I died, see page 56May 17, 2016
That’s a real grabber, no? It was the best headline I ever read. A teaser for a first-person account from a guy whose heart had stopped while out hiking, and was then resuscitated on the side of a mountain. It claimed my attention, compelled me to read on, and has ever since served as a touchstone for every headline I have ever written.
In the attention-driven, clickable economy of today, headlines are more important than ever. And their construction has changed dramatically. The best headlines used to be those that relied on word play— ripped from the pages of the New York Daily News. Like the recent $2 million in Pedi Cash. This fronted a story about how New York was going after nail salons for bilking their employees out of tips.
But you don’t see many of those kinds of headlines anymore. That’s because they don’t work. Not in the digital world where no one clicks on a story because of the pun in a headline. Rather, an effective digital headline has to be more urgent and compelling. Undeniable.
For headline inspiration, I often troll Upworthy, the innovative viral website founded in 2012 by a former editor of The Onion and a past executive director with MoveOn. They serve host to the intersection of awesome, meaningful, and visual. So you better believe they know how to craft an effective headline, one that ignites viral sparks. And they do an amazing job. Here are a couple of their recent headlines that enticed me:
- Can you dance to a song if you can’t hear the music? Watch and see
The headline makes it all but impossible to ignore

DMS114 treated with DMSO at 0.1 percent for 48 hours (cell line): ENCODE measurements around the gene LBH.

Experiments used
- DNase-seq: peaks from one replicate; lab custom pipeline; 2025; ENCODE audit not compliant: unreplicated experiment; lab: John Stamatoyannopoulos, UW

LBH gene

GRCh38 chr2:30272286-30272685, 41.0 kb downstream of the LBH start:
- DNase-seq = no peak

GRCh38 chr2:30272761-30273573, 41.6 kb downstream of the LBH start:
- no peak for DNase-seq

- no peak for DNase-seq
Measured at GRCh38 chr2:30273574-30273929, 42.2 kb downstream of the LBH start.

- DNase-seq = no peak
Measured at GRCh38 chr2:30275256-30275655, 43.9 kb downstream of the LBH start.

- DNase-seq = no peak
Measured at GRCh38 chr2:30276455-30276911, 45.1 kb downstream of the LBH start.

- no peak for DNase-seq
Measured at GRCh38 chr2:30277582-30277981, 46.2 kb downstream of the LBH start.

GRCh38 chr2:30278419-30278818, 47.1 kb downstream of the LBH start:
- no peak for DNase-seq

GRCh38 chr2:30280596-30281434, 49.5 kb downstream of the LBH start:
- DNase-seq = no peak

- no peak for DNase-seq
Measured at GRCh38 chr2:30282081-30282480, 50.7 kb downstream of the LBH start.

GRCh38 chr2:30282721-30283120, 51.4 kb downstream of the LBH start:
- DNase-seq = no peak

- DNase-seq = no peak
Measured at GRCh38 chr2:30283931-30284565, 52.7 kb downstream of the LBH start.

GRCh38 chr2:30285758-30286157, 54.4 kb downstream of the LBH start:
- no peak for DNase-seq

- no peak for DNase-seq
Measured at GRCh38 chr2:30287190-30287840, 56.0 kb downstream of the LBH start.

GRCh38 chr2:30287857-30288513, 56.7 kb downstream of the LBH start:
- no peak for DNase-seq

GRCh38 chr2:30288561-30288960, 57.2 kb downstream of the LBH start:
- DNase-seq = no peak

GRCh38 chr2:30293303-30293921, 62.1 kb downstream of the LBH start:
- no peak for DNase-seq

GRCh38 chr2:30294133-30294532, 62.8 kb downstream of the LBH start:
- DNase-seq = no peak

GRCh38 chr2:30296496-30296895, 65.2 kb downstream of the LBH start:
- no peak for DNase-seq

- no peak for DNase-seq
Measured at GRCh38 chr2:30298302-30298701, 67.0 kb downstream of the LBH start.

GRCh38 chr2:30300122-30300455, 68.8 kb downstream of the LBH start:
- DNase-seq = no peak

- He had an epiphany while living in a dumpster
Nine words that command your attention. Who is this? What was the epiphany?
- There’s a reason so many people love “Somewhere Over the Rainbow.” A songwriting expert reveals it
How many clickbait headlines fail because they’re old news? Then, you stumble across a headline that explains some simple mystery of life and you’re swept away.
Notice that none of these headlines rely on that hackney listicle lead we see all so often. You know the kind, 10 things to make you more likeable and you won’t believe No. 3! I am skipping the entire article because I have been disappointed too many times by No. 3. If you have to use this come-on for a headline, your content ain’t all that.
As the exception, Upworthy headlines work because they create a curiosity gap—as my colleague Fran Merlie here at Gregory FCA, calls it. They leave out a single piece of critical information on a specific topic that intrigues and entices. They also paint pictures of a deaf dancer, or someone living in a dumpster, or a black-and-white Judy Garland singing with her hair in pigtails. Each gives me just enough detail to connect with the topic while leaving me wanting more.
If you’re not getting the engagement or clicks you would expect from your news, posts, or publicity, try examining your headlines. Do they incite curiosity? Paint a picture? Create that irresistible urge to linger and learn a bit more about whatever is being asserted?